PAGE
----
THE FIRST BUCKINGHAMSHIRE BATTALION JUNE 1945 - AUGUST 1946 BAOR & DISBANDMENT
BASED ON EXTRACTS FROM THE REGIMENTAL WAR CHRONICLES OF THE OXFORDSHIRE & BUCKINGHAMSHIRE LIGHT INFANTRY VOL4 1944-1945 1
Having concentrated once more as a battalion and (for the first time) as a force with Nos. 810 and 846 Smoke Companies under command, the 1st Bucks settled down at Menden to what, as the weeks went by, became almost a peacetime existence. The only outside commitment was the provision of a guard (which was dispatched under Serjeant Larkin) at S.H.A.E.F. (Supreme Headquarters Allied Expeditionary Force) headquarters in Brussels. It was soon ascertained that the bulk of the T Force work in what was now I Corps district area had already been done by our American predecessors and the assessors began to drift away.
The band had by this time been re-formed and the instruments recovered from Brussels. It was in much demand, both military and dance sections, in the divisional area. The fraternisation ban was lifted and the only restriction which remained was a prohibition against entering German houses. As it was summer time this did not in any way deter the troops from doing what they wanted to do. The social tempo quickened. Cricket made its appearance; there were swimming galas; and D Company arranged a pig-shooting expedition with completely negative results.
At 2359 hrs on the 14th August the Prime Minister announced that the final milestone on the road to victory had been passed. The Japanese had surrendered. Those in age and service group 27 and over, who had been warned that “Burma Looms Ahead” was the real significance of the initials B.L.A., began to relax and the commanding officer decreed two days’ holiday. The clouds thereupon opened and the rain fell incessantly.
On the 9th October the commanding officer, Lieutenant-Colonel Boehm left and his replacement Lieutenant Colonel Nicol, on arrival, was immediately faced with an order that the Battalion was to make up the 43rd with men of age and service groups 32 and over, receiving in exchange an equal number of men of earlier groups. This exchange was duly effected and it began to appear that the 1st Bucks would be extinct as soon as group 31 was released; but the disbandment of the 30th Royal Berks provided a much-needed reinforcement.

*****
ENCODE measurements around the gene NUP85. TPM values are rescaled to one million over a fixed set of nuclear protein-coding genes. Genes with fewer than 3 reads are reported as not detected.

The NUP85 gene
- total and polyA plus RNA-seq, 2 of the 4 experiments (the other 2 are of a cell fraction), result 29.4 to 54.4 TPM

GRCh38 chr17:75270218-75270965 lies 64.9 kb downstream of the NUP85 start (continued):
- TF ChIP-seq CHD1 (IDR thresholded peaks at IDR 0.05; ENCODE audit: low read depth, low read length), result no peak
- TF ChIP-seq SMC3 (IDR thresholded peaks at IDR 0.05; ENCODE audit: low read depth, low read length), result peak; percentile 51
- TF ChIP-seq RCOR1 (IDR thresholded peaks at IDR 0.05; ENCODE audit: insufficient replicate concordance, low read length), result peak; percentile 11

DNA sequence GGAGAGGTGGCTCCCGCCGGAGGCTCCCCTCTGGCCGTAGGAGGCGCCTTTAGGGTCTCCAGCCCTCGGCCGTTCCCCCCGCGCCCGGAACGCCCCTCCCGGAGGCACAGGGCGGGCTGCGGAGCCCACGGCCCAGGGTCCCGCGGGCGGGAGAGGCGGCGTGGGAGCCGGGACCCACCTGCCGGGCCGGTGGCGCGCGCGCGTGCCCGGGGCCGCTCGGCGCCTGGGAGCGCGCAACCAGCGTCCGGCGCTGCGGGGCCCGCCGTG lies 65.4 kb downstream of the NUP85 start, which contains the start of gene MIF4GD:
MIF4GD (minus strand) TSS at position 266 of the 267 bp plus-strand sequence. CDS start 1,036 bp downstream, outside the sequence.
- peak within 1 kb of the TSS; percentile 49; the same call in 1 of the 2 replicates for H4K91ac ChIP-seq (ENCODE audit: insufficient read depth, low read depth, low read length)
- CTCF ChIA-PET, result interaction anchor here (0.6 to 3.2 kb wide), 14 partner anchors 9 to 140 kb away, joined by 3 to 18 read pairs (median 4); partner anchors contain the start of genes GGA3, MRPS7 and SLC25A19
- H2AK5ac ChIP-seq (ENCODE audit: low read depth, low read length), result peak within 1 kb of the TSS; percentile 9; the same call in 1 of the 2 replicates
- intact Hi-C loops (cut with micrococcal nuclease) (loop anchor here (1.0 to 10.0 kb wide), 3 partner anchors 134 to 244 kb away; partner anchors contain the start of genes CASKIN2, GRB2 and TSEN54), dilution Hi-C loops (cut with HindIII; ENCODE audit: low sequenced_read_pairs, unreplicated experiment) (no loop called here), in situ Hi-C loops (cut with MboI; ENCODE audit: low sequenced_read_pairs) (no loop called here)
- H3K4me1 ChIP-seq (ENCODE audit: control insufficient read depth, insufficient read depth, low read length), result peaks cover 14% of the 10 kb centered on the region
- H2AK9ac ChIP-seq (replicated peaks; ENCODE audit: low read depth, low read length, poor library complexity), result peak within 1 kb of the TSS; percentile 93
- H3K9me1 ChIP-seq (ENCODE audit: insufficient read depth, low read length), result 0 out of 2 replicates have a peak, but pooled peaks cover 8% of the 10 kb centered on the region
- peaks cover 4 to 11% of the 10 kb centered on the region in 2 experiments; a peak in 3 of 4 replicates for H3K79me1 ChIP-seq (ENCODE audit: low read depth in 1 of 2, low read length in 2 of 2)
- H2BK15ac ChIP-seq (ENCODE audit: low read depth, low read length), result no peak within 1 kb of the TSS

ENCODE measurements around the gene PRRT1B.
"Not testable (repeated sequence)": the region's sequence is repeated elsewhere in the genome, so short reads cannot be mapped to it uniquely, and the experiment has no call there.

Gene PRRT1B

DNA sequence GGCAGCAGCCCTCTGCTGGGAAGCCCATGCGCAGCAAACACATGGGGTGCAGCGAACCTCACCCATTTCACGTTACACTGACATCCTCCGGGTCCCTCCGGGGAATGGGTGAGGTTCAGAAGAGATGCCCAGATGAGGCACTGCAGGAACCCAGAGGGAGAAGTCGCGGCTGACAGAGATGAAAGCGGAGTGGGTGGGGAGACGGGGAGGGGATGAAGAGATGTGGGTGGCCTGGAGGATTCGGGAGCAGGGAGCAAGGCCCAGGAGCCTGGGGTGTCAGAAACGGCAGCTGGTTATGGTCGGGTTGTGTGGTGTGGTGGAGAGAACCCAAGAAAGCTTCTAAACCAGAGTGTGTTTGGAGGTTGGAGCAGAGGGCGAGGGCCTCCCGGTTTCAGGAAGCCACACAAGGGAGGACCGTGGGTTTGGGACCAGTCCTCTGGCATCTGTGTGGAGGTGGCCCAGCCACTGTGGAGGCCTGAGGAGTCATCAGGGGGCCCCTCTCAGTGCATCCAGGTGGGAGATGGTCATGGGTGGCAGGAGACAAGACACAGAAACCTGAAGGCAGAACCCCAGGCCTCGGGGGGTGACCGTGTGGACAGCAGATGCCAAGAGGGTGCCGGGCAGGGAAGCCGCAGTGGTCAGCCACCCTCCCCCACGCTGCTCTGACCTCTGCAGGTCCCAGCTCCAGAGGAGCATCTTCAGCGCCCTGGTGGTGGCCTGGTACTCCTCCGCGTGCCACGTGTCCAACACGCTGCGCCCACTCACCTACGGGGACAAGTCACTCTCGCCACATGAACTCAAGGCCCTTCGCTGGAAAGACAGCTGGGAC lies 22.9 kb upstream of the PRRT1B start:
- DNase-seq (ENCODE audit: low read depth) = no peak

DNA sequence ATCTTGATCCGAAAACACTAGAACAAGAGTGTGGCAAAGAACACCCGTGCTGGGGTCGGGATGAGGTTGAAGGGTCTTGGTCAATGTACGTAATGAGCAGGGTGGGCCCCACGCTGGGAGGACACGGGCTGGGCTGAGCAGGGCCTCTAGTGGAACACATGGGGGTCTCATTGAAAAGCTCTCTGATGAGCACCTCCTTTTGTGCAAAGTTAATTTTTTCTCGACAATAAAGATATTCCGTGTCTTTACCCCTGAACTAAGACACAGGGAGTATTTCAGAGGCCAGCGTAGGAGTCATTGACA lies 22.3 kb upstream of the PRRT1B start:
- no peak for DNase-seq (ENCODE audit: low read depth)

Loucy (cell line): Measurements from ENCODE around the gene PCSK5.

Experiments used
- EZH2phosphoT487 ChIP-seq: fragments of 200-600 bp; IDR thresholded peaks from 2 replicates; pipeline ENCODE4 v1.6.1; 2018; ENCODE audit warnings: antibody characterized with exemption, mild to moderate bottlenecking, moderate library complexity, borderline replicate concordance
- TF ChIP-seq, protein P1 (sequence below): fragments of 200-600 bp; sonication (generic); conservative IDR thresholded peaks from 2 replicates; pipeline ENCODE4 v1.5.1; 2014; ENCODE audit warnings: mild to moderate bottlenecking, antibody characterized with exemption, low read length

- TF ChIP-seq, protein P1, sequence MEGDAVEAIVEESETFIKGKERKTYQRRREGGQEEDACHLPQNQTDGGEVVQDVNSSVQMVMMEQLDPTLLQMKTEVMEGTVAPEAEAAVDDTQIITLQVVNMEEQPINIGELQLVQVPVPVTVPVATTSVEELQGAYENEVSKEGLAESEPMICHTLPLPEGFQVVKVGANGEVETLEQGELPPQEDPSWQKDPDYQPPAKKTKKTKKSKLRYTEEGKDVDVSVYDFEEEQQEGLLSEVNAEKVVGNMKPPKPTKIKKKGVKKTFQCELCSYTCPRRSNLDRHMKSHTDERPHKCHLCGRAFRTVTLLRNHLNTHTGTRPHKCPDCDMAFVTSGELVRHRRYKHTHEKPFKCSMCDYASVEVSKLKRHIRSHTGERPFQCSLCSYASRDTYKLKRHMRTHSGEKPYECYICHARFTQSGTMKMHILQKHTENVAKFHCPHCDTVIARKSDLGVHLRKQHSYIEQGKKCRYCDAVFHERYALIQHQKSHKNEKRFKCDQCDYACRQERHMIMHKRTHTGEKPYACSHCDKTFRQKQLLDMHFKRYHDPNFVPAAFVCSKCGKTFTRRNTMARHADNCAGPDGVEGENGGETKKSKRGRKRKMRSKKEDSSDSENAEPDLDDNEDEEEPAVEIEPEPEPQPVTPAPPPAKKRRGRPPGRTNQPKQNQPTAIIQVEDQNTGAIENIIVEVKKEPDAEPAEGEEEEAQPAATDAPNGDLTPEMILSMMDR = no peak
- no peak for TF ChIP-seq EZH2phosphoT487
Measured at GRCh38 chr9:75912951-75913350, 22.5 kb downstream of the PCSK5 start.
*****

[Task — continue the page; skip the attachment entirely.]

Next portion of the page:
By the coming of December the “target” side of our T Force role had diminished almost to vanishing point, but there was still much work to be done in the collection, packing and dispatch of equipment, much of it needed as reparations.
Christmas was celebrated with more than the usual gusto, for it was the first time for six years that the words “peace on earth” meant something more than an aspiration? The usual football matches, some serious, some not so serious; gargantuan meals; indoor hockey played in the local gymnasium under ice-hockey rules; concerts, dances and parties occupied the three days’ break at Menden, Witten-Annen, Lundensheid and Leichlingen—as throughout the British Army of the Rhine.
The 1st Buckinghamshire Battalion was ordered, in June, 1946, to be placed in that curious condition known as “suspended animation” while stationed at Ghent. The Battalion was finally wound up on the 7th August, 1946. 1. The Oxfordshire & Buckinghamshire Light Infantry Chronicle, Vol 4: June 1944 - December 1945 Pages 446-451